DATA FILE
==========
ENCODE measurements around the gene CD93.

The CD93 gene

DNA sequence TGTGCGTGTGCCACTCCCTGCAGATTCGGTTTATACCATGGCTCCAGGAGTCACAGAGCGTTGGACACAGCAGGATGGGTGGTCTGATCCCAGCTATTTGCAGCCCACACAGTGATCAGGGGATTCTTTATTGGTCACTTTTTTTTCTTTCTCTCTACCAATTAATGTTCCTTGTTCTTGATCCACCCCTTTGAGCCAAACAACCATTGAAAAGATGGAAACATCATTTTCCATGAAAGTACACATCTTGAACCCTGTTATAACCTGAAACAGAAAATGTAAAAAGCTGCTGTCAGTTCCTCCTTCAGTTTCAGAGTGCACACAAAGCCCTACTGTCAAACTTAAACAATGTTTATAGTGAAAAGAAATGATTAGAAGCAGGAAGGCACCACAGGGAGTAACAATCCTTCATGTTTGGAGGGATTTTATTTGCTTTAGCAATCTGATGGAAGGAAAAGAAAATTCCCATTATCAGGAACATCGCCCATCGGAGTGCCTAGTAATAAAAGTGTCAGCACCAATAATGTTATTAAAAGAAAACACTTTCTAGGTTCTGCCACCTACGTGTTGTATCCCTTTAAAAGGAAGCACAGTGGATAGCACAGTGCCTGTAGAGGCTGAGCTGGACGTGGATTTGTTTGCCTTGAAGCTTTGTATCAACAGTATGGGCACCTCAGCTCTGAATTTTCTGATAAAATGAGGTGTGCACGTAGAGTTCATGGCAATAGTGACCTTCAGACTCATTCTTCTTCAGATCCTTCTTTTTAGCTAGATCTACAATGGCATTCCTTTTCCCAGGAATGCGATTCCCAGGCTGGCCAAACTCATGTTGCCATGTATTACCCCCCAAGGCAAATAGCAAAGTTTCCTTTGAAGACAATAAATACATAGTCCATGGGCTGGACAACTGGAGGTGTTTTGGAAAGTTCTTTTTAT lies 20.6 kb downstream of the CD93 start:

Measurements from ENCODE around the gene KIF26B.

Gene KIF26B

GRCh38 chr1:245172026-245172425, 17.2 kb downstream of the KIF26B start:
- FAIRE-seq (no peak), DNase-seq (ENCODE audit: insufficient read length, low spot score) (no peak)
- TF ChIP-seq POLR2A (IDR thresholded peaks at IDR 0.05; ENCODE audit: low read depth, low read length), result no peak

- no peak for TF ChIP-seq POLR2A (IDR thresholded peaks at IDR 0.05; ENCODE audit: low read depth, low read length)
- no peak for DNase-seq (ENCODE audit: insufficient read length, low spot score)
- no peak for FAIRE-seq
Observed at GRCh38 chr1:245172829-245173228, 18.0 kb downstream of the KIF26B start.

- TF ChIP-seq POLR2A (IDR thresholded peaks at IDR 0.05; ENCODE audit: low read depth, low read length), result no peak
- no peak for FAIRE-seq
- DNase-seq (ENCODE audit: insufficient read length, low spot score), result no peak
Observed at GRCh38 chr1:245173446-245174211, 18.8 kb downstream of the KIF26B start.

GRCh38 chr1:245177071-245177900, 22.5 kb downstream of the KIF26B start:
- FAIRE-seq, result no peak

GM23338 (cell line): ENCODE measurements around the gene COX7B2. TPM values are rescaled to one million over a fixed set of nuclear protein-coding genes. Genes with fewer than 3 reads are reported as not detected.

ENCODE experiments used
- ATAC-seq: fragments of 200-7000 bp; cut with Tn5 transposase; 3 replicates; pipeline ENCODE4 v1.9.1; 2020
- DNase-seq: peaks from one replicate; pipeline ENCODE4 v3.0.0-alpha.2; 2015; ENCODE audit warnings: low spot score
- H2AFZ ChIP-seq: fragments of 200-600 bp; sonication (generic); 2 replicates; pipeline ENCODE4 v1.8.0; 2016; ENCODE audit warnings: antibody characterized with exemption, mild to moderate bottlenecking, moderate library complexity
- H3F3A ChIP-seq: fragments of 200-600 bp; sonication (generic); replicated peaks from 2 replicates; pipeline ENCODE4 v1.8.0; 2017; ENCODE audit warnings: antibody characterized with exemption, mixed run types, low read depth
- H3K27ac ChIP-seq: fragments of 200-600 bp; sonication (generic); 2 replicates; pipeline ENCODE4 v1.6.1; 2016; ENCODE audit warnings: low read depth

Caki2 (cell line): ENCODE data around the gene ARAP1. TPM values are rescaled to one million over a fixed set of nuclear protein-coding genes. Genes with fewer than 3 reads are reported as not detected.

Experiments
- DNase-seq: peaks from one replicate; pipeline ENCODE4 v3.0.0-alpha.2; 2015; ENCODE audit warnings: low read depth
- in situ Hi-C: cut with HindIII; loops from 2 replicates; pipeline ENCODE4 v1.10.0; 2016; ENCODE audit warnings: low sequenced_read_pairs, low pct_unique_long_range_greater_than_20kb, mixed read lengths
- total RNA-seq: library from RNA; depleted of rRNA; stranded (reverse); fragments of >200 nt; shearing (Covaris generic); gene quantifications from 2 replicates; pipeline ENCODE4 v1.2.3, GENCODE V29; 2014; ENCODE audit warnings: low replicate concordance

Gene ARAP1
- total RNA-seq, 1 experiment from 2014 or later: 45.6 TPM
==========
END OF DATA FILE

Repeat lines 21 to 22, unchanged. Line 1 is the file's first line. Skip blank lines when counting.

- ATAC-seq: fragments of 200-7000 bp; cut with Tn5 transposase; 3 replicates; pipeline ENCODE4 v1.9.1; 2020
- DNase-seq: peaks from one replicate; pipeline ENCODE4 v3.0.0-alpha.2; 2015; ENCODE audit warnings: low spot score